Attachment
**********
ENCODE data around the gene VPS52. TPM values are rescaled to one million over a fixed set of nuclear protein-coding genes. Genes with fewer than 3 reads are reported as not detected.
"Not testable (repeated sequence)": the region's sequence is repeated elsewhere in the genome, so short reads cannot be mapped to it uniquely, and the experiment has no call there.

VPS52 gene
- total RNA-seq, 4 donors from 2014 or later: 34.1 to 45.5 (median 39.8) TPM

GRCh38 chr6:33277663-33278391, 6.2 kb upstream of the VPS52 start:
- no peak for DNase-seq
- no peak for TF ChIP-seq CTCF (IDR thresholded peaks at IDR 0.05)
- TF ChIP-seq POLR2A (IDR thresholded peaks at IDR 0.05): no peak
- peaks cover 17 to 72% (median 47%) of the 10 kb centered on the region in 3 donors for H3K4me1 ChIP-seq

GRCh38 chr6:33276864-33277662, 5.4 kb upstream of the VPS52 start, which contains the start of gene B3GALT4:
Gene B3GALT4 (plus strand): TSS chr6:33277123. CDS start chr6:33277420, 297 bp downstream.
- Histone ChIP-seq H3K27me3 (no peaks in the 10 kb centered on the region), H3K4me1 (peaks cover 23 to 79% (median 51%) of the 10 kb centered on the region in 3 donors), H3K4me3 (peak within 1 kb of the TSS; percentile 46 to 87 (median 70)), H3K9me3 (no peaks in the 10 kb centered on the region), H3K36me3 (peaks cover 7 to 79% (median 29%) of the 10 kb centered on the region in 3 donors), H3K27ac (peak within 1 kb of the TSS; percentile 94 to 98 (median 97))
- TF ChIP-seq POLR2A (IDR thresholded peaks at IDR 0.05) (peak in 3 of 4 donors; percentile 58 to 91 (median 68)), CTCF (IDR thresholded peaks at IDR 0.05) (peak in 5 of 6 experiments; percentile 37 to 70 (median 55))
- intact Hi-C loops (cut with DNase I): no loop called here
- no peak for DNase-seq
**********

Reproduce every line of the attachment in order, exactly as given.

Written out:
ENCODE data around the gene VPS52. TPM values are rescaled to one million over a fixed set of nuclear protein-coding genes. Genes with fewer than 3 reads are reported as not detected.
"Not testable (repeated sequence)": the region's sequence is repeated elsewhere in the genome, so short reads cannot be mapped to it uniquely, and the experiment has no call there.

VPS52 gene
- total RNA-seq, 4 donors from 2014 or later: 34.1 to 45.5 (median 39.8) TPM

GRCh38 chr6:33277663-33278391, 6.2 kb upstream of the VPS52 start:
- no peak for DNase-seq
- no peak for TF ChIP-seq CTCF (IDR thresholded peaks at IDR 0.05)
- TF ChIP-seq POLR2A (IDR thresholded peaks at IDR 0.05): no peak
- peaks cover 17 to 72% (median 47%) of the 10 kb centered on the region in 3 donors for H3K4me1 ChIP-seq

GRCh38 chr6:33276864-33277662, 5.4 kb upstream of the VPS52 start, which contains the start of gene B3GALT4:
Gene B3GALT4 (plus strand): TSS chr6:33277123. CDS start chr6:33277420, 297 bp downstream.
- Histone ChIP-seq H3K27me3 (no peaks in the 10 kb centered on the region), H3K4me1 (peaks cover 23 to 79% (median 51%) of the 10 kb centered on the region in 3 donors), H3K4me3 (peak within 1 kb of the TSS; percentile 46 to 87 (median 70)), H3K9me3 (no peaks in the 10 kb centered on the region), H3K36me3 (peaks cover 7 to 79% (median 29%) of the 10 kb centered on the region in 3 donors), H3K27ac (peak within 1 kb of the TSS; percentile 94 to 98 (median 97))
- TF ChIP-seq POLR2A (IDR thresholded peaks at IDR 0.05) (peak in 3 of 4 donors; percentile 58 to 91 (median 68)), CTCF (IDR thresholded peaks at IDR 0.05) (peak in 5 of 6 experiments; percentile 37 to 70 (median 55))
- intact Hi-C loops (cut with DNase I): no loop called here
- no peak for DNase-seq